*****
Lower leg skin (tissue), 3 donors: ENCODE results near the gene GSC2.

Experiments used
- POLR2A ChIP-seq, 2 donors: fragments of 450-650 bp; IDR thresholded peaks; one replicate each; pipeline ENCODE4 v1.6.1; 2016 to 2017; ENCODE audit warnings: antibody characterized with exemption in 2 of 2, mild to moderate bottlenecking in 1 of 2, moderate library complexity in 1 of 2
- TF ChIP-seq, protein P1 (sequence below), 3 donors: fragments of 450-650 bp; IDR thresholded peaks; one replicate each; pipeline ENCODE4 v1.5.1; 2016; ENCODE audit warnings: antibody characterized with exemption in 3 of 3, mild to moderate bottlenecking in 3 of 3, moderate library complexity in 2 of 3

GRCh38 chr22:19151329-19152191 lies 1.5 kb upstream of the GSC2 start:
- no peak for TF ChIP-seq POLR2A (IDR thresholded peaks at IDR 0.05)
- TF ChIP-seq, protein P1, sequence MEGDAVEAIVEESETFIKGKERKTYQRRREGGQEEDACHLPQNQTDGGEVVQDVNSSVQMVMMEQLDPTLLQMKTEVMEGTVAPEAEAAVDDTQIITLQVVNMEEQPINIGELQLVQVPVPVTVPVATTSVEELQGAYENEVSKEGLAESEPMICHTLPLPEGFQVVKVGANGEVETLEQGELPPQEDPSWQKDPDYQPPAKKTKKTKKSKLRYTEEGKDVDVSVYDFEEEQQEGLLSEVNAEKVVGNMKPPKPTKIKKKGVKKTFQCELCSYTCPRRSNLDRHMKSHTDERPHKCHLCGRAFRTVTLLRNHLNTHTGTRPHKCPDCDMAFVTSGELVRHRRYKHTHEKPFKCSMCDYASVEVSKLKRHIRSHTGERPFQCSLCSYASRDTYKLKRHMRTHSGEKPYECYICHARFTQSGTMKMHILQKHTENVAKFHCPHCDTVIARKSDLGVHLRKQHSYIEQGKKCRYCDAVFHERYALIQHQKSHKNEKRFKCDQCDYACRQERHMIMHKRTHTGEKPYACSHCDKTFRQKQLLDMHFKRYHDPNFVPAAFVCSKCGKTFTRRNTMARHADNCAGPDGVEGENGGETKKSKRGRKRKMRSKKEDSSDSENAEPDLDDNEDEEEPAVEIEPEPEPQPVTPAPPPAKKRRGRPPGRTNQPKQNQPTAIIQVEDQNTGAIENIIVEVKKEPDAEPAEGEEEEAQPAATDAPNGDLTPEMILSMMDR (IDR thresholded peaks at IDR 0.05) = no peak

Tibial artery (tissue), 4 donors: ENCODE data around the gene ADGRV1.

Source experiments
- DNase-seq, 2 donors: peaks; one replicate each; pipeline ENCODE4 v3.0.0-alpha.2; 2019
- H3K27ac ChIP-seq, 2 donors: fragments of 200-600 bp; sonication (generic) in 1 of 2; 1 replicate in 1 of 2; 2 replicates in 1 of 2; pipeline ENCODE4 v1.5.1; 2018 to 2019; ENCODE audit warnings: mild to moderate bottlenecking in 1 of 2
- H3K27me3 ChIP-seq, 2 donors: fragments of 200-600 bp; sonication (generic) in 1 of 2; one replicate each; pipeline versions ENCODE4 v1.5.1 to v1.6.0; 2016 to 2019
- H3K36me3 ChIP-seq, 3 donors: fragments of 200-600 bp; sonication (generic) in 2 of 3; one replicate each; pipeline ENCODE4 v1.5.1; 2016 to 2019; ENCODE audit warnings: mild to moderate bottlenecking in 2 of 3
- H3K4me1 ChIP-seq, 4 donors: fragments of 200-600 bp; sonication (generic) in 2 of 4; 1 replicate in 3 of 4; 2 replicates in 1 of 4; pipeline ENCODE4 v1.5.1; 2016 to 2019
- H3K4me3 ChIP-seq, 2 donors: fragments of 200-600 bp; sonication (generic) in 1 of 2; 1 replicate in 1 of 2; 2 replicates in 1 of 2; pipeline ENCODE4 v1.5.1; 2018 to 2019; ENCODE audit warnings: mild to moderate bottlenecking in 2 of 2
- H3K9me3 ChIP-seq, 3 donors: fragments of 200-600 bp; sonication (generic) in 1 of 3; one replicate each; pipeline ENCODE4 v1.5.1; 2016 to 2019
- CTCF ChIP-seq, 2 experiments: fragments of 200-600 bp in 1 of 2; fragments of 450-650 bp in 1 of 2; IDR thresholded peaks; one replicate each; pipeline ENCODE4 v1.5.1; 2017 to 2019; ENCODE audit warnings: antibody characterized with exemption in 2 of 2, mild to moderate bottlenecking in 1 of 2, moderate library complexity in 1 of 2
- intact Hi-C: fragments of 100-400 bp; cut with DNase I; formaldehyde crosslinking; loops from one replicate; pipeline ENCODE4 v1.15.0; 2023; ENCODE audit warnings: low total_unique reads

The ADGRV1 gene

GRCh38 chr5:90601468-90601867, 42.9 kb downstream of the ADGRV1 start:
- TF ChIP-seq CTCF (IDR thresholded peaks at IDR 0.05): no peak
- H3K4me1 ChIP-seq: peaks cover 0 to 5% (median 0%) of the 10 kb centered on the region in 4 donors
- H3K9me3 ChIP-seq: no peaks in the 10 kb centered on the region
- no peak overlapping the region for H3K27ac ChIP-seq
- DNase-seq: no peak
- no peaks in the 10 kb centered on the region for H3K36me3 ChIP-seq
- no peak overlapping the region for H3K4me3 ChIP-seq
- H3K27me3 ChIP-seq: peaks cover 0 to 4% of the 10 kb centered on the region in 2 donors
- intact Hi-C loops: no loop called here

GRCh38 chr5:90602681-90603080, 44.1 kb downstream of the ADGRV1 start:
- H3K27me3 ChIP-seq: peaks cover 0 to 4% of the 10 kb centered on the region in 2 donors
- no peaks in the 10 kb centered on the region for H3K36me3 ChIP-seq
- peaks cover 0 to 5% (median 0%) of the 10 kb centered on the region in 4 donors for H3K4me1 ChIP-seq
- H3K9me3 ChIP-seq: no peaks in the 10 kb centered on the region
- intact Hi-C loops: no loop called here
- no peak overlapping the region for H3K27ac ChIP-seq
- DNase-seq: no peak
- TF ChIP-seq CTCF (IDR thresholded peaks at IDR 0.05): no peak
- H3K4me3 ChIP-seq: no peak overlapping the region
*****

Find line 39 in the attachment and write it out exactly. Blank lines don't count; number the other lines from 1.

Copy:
- H3K4me3 ChIP-seq: no peak overlapping the region